I have been bowhunting for
over 20 years.When I first started, I
shot all the time.Back then, when I
lost a fletching the arrow went into a box for me to take to the local archery
shop.I spent countless amounts of money
getting my arrows re-fletched.So one
day, I decided to look into doing it myself. It had to be easy; it sure didn?t look hard for the guy at the archery
shop.After researching my favorite
outdoors shopping catalog (We didn?t have the internet back then) I bought one
of these multi-fletchers that could do six arrows at a time.I thought, ?Boy, now I am in business.?I could not have been anymore wrong.First, I was having problems with glue not adhering
to the shafts. Second, some of the vanes would not be even on the arrow.
Meaning, one would be forward on the shaft, while one would be set back by the
nock.After a few years and lots of
fletching, I was able to get it right. There were so many things to learn and unfortunately, I had to learn
them the hard way.
It was my pleasure to accept this assignment and
pass on the information that I have learned. I am going to do this in a three part series that will provided you with
a step-by-step method to ensure your arrows are perfect, every time.For this process I will be using Carbon
Express Maxima arrow shafts, Easy Eye arrow wraps, Flex Fletch Vanes and bond
adhesive and Gateway feathers. For attaching the vanes to the shafts, I will be
using the innovative, easy to use Arizona E-Z Fletch.
First things first, you need to ensure that your
arrows are free of any grease or dirt. This is the most important step in arrow building.We will be using arrow wraps to glue the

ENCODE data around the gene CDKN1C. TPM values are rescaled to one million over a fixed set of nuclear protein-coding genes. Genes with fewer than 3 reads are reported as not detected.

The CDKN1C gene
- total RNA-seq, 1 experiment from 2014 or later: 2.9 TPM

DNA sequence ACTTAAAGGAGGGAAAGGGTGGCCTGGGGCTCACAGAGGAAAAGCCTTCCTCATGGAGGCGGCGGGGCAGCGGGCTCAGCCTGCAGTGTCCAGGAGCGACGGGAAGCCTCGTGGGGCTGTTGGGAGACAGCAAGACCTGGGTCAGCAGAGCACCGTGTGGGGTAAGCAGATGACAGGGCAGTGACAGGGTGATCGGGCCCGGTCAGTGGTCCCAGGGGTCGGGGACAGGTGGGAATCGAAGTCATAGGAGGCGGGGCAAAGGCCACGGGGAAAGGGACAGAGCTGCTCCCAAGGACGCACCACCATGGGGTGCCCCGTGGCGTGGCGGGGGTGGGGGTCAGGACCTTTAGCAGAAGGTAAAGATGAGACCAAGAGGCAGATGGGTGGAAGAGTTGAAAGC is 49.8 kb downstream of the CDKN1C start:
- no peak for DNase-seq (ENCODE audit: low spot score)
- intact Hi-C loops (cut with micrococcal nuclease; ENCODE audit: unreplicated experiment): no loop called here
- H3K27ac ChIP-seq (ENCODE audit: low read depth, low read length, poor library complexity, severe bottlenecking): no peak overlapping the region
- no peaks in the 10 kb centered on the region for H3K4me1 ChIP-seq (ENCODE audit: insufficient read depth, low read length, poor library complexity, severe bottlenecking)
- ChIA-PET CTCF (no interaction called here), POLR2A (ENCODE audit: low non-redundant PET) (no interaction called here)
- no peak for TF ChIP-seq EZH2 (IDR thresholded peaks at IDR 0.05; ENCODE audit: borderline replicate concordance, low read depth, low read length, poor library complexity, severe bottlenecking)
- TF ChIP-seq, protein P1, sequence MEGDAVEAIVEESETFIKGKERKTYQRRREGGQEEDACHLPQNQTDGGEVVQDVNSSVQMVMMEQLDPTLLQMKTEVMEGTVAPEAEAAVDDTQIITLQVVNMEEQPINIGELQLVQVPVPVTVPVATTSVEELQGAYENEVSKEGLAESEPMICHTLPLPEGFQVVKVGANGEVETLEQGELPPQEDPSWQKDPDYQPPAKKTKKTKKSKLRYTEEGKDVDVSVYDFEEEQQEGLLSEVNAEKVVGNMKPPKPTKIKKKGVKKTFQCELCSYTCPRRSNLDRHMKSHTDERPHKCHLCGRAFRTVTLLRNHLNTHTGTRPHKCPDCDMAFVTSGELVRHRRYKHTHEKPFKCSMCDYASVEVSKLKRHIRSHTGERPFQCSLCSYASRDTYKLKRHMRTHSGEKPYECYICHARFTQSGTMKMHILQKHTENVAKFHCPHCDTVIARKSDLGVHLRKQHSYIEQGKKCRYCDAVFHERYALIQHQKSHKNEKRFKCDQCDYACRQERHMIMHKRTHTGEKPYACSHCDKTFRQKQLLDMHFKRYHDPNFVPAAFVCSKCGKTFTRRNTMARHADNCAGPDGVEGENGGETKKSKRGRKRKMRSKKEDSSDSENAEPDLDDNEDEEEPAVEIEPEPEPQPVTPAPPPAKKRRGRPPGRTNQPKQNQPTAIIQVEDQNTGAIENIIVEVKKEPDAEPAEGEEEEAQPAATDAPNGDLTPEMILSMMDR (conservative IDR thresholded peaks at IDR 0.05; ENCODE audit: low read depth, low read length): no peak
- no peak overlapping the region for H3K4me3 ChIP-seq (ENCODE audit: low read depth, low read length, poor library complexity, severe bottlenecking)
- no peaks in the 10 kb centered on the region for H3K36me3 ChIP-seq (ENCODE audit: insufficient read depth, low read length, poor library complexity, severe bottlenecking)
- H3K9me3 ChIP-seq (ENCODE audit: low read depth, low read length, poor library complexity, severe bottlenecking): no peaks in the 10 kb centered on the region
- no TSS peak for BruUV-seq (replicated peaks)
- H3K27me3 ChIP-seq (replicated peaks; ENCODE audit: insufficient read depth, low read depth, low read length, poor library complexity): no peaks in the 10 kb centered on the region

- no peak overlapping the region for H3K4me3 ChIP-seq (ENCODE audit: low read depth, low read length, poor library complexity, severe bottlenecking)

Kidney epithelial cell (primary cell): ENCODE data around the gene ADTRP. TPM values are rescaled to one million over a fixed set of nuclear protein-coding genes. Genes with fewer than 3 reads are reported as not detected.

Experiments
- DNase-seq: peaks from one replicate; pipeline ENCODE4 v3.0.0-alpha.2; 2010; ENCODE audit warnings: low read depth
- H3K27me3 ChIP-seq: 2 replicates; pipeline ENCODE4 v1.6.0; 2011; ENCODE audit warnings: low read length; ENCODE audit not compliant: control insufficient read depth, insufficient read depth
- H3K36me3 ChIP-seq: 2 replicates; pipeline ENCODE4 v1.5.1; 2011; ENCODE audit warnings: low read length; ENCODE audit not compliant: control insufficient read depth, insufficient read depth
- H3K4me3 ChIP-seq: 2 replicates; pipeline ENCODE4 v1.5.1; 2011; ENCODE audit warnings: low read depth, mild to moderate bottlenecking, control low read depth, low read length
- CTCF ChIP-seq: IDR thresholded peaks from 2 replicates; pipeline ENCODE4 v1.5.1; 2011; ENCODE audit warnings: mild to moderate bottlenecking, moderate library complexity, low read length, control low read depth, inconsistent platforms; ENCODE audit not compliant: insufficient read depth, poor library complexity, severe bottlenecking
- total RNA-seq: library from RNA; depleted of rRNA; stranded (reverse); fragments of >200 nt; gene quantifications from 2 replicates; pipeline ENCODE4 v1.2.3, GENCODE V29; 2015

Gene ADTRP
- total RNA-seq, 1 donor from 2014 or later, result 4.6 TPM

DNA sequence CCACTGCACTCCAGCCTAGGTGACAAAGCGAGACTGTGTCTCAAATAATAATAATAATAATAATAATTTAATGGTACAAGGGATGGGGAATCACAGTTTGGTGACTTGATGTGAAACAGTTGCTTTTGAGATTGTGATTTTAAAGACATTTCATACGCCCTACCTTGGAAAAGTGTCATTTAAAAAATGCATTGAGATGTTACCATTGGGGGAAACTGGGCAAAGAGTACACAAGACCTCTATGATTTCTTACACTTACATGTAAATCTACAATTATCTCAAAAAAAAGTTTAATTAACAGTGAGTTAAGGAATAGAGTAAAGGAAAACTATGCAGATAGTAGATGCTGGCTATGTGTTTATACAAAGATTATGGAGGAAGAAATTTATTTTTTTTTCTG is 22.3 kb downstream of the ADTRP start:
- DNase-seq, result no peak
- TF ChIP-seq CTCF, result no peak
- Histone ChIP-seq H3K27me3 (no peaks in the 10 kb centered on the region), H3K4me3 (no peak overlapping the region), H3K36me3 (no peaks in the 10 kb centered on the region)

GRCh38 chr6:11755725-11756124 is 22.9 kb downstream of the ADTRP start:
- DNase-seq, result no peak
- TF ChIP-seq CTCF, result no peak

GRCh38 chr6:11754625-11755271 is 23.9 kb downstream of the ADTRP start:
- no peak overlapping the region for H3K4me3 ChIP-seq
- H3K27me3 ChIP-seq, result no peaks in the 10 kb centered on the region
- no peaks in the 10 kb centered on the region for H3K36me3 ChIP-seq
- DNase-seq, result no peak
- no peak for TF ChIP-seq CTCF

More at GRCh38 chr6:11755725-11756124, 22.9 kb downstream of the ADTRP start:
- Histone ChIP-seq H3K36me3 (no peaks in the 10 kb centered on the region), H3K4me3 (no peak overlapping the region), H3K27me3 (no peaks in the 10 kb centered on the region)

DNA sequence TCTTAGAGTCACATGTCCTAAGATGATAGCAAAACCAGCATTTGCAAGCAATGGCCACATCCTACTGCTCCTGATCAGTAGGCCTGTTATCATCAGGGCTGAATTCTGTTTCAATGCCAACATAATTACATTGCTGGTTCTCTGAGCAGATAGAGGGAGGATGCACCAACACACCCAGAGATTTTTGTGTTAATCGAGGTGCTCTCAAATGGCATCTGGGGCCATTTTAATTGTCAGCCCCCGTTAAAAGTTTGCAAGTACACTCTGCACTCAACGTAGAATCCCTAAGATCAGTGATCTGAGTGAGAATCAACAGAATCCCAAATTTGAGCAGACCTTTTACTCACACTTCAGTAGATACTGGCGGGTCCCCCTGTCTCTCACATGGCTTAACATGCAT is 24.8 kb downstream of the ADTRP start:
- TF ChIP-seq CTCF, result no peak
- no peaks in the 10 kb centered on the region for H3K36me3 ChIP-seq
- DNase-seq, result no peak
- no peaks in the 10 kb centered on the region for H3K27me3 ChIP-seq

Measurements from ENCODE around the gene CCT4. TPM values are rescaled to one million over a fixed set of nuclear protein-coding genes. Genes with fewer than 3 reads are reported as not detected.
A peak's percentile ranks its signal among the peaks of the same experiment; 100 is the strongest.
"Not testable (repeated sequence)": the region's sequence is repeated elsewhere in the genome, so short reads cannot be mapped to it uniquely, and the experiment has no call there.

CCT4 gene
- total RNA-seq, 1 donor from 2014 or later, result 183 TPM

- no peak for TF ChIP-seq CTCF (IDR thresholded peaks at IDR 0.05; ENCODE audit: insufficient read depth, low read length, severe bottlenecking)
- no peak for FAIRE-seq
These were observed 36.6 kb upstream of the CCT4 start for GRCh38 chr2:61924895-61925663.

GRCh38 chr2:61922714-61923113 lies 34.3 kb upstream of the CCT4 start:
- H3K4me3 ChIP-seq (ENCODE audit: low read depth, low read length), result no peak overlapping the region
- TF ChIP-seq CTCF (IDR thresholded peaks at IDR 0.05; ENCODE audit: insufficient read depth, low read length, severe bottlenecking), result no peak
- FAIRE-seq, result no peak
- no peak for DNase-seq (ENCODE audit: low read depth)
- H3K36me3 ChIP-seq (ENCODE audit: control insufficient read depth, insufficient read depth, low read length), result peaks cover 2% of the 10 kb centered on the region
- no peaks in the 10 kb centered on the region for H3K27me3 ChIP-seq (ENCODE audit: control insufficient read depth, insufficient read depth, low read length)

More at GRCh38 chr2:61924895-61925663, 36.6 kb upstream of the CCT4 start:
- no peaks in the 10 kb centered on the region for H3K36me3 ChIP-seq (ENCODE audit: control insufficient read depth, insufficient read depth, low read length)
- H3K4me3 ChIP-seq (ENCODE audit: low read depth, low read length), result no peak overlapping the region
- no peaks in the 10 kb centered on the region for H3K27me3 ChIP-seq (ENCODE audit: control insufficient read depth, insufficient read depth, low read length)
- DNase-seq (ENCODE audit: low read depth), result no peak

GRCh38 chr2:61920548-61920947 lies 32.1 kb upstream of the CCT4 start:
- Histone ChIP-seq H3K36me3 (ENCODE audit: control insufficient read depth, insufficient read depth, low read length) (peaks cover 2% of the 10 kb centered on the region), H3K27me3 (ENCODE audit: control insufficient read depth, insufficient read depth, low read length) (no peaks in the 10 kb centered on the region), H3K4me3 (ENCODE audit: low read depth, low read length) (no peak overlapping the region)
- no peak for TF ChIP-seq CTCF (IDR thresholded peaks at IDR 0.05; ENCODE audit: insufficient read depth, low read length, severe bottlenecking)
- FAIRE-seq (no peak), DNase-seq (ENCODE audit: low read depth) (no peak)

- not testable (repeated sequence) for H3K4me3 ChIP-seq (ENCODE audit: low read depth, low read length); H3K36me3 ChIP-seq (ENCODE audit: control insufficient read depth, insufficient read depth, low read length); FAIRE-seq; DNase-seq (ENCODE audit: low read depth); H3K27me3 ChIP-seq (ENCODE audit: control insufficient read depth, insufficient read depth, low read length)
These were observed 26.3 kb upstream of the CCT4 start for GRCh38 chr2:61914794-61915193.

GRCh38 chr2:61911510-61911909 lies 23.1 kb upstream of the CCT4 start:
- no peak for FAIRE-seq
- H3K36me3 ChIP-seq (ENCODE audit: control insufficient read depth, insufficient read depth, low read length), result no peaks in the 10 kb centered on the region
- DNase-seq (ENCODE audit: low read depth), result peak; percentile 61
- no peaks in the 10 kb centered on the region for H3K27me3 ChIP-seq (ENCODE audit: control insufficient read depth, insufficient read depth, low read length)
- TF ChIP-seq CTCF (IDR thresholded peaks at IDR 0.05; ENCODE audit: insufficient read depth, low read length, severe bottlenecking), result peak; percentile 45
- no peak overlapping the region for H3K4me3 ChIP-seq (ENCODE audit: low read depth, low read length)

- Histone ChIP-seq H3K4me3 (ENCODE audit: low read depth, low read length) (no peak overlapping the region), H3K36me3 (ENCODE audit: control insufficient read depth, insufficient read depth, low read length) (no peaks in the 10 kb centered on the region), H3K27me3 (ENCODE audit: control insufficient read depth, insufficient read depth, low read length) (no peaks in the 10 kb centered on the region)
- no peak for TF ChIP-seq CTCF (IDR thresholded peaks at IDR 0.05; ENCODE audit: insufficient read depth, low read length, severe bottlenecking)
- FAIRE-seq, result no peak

vanes to, but you still need to ensure the arrow is free of oil.I use acetone to clean my arrows and vanes
for a couple of reasons.First, acetone
is inexpensive and second, it dries quickly. Other lacquer thinners and things of that nature take a while to dry and
are more expensive.Now grab an old rag,
wet it with some acetone and wipe the arrow where you plan on placing the
wrap.Once you are done, just set the
arrows to the side and let them dry for about five minutes.
To insert the nocks, simply push the end into the back
end of the arrow shaft. Then, utilizing a nock tool, push to ensure the nock is
seated. Once seated, you can use the same tool to turn the nock in the
shaft.Keep the nock tool handy, because
we will be using it in another chapter.
As I mentioned before, we are using the Easy Eye Arrow
Wraps. These waterproof wraps are made of a high
performance vinyl with an exclusive 3M adhesive backing that works on Carbon,
Wood, Aluminum and Fiberglass shafts. They improve adhesion by 10 times over
gluing to any style of shaft and you can use any type of fletching adhesive
that you want.
Position below nock on adhesive side of Wrap
First, peel the wrap off of the paper and lay the sticky
side up on a mouse-pad or similar cushion type surface. Take your arrow and
align the nock end with the wrap. Then slide the arrow until it makes contact
with the wrap.This should be right
below your nock of your arrow. Once contact is made, move the main body
of the arrow up until it touches the wrap.
Center evenly on Wrap
Second, Press firmly and roll the arrow
shaft across the wrap pushing away from you.
Roll shaft onto Wrap
Third, rub the arrow to ensure it is adhered to the
shaft completely and you are done. Presto, in less than 30 seconds you have a nice looking wrapped arrow.
All Wrapped up and ready for step 2.
Like I said before, this is going to be a three
part series.It is imperative that you
clean the arrow with something.Even if
you are not using wraps, it only takes a drop of oil to keep a vane from
adhering to the shaft.In the next
installment we will cover Vane/feather
preparation and attachment to the shaft using the Arizona E-Z Fletch.